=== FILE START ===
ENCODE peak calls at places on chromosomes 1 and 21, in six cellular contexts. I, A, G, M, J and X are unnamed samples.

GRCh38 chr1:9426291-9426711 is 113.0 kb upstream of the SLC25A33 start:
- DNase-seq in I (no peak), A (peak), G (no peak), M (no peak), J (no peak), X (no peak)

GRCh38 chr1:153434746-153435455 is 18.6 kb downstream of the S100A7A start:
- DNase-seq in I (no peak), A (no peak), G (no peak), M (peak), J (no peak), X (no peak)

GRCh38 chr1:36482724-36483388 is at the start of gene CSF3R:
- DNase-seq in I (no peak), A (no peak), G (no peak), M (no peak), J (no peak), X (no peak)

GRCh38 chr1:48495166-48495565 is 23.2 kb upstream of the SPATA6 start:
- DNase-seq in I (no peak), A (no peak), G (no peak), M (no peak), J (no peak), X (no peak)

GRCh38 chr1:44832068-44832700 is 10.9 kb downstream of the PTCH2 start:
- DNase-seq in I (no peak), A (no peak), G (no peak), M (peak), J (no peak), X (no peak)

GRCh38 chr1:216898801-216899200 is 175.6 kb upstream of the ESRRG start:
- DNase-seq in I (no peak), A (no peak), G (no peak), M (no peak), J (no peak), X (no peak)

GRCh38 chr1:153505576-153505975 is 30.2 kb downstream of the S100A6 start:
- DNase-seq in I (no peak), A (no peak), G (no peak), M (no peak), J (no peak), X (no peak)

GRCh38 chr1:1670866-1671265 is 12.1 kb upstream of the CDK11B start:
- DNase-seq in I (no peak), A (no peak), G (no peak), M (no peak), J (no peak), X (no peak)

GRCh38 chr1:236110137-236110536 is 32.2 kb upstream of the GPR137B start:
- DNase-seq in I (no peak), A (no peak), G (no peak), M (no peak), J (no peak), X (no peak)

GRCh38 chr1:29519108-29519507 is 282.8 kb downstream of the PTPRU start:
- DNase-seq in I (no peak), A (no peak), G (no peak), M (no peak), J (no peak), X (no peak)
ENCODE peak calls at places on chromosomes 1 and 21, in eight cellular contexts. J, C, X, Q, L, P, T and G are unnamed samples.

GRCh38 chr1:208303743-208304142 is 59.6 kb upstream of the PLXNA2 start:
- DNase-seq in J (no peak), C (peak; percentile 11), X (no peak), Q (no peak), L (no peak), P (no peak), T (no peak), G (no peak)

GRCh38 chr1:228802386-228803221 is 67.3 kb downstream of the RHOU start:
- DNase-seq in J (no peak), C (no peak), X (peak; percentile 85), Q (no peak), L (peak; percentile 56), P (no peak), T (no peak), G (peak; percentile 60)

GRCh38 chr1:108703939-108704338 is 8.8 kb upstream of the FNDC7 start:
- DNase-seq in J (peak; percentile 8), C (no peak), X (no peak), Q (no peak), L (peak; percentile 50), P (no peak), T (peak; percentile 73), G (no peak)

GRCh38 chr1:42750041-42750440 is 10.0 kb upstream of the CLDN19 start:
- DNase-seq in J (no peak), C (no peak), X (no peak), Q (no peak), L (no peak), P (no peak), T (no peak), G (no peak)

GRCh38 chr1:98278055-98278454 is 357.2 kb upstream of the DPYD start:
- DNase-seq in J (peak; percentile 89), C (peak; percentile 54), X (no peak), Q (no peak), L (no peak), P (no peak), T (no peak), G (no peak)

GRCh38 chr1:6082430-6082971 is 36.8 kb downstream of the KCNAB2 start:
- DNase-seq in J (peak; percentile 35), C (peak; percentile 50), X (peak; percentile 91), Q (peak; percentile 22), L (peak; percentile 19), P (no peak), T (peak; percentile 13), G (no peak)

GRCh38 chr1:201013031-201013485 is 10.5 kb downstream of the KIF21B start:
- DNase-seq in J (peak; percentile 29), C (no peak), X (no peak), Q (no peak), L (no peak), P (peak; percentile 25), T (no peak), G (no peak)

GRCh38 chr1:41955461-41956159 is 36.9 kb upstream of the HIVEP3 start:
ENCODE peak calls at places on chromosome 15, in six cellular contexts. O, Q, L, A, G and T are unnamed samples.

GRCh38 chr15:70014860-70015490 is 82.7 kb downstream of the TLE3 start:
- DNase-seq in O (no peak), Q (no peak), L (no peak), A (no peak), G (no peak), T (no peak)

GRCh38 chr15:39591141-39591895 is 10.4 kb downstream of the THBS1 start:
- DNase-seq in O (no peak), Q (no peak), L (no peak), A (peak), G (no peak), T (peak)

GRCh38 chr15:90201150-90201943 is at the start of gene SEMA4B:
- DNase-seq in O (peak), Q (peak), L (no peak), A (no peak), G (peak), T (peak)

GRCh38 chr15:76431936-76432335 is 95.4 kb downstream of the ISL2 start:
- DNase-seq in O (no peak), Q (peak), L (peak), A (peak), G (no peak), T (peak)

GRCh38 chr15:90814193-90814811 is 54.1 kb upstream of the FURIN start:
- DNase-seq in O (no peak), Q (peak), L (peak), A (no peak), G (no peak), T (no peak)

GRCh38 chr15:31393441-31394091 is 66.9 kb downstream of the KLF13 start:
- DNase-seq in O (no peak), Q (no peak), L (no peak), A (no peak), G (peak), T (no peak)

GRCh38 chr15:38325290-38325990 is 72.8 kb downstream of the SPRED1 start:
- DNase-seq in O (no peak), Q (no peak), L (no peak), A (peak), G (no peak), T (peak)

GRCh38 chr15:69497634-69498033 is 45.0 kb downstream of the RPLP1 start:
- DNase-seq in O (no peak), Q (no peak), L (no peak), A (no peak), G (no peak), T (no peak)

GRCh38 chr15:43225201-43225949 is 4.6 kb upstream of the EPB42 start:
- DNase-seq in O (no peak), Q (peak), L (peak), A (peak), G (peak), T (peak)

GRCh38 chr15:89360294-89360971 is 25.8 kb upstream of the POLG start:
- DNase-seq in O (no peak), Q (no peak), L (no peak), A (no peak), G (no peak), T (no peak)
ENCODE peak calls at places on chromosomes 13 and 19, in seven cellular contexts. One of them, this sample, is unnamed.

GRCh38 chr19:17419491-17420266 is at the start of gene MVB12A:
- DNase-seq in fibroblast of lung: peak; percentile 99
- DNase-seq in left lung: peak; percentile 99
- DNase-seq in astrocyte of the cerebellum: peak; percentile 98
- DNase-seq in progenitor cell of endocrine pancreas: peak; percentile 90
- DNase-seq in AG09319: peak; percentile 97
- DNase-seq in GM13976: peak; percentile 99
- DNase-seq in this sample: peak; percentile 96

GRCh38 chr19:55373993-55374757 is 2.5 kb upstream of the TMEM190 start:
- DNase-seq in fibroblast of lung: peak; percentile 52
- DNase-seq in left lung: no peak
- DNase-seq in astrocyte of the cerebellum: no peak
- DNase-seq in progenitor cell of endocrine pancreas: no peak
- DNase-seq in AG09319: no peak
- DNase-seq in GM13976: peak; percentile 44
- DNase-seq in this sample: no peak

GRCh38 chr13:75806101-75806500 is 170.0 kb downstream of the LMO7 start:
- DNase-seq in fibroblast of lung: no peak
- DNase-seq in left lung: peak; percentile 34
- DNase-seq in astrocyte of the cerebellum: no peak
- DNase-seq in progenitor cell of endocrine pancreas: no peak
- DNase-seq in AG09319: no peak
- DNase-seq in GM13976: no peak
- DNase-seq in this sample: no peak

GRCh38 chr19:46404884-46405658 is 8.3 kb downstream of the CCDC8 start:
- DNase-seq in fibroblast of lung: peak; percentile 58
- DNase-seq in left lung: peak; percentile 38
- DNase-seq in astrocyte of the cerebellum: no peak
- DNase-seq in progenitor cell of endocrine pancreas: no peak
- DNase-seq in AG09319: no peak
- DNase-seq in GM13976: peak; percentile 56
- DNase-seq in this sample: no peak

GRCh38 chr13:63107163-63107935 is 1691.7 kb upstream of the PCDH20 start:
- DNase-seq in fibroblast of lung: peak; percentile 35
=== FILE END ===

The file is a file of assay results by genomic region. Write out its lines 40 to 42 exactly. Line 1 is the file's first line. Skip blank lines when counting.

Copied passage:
- DNase-seq in O (no peak), Q (no peak), L (no peak), A (no peak), G (no peak), T (no peak)

GRCh38 chr15:39591141-39591895 is 10.4 kb downstream of the THBS1 start:
- DNase-seq in O (no peak), Q (no peak), L (no peak), A (peak), G (no peak), T (peak)